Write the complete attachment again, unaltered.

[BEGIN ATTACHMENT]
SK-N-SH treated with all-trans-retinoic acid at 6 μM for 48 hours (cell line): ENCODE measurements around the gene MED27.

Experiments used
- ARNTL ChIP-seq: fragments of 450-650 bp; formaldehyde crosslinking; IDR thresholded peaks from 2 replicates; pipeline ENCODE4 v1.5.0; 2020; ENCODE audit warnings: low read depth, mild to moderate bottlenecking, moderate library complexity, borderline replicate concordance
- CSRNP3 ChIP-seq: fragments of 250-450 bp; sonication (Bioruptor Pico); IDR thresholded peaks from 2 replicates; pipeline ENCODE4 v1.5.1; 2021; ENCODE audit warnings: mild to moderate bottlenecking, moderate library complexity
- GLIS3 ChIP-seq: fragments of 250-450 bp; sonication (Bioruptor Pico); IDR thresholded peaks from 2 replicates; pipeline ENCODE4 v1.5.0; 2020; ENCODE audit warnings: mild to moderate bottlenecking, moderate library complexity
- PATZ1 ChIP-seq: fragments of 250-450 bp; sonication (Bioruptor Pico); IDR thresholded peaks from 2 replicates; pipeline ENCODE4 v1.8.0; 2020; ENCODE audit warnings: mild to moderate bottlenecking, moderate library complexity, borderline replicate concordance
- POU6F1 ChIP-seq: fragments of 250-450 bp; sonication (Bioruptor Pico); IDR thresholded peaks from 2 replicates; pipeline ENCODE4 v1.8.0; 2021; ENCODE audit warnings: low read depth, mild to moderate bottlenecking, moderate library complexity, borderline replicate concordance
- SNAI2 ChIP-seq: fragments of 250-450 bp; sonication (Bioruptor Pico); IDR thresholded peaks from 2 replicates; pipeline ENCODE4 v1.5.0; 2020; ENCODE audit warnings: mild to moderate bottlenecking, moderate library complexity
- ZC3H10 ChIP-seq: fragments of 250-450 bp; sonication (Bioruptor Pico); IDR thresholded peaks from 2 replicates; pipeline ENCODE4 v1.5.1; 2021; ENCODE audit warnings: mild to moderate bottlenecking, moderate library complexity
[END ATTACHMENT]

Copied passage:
SK-N-SH treated with all-trans-retinoic acid at 6 μM for 48 hours (cell line): ENCODE measurements around the gene MED27.

Experiments used
- ARNTL ChIP-seq: fragments of 450-650 bp; formaldehyde crosslinking; IDR thresholded peaks from 2 replicates; pipeline ENCODE4 v1.5.0; 2020; ENCODE audit warnings: low read depth, mild to moderate bottlenecking, moderate library complexity, borderline replicate concordance
- CSRNP3 ChIP-seq: fragments of 250-450 bp; sonication (Bioruptor Pico); IDR thresholded peaks from 2 replicates; pipeline ENCODE4 v1.5.1; 2021; ENCODE audit warnings: mild to moderate bottlenecking, moderate library complexity
- GLIS3 ChIP-seq: fragments of 250-450 bp; sonication (Bioruptor Pico); IDR thresholded peaks from 2 replicates; pipeline ENCODE4 v1.5.0; 2020; ENCODE audit warnings: mild to moderate bottlenecking, moderate library complexity
- PATZ1 ChIP-seq: fragments of 250-450 bp; sonication (Bioruptor Pico); IDR thresholded peaks from 2 replicates; pipeline ENCODE4 v1.8.0; 2020; ENCODE audit warnings: mild to moderate bottlenecking, moderate library complexity, borderline replicate concordance
- POU6F1 ChIP-seq: fragments of 250-450 bp; sonication (Bioruptor Pico); IDR thresholded peaks from 2 replicates; pipeline ENCODE4 v1.8.0; 2021; ENCODE audit warnings: low read depth, mild to moderate bottlenecking, moderate library complexity, borderline replicate concordance
- SNAI2 ChIP-seq: fragments of 250-450 bp; sonication (Bioruptor Pico); IDR thresholded peaks from 2 replicates; pipeline ENCODE4 v1.5.0; 2020; ENCODE audit warnings: mild to moderate bottlenecking, moderate library complexity
- ZC3H10 ChIP-seq: fragments of 250-450 bp; sonication (Bioruptor Pico); IDR thresholded peaks from 2 replicates; pipeline ENCODE4 v1.5.1; 2021; ENCODE audit warnings: mild to moderate bottlenecking, moderate library complexity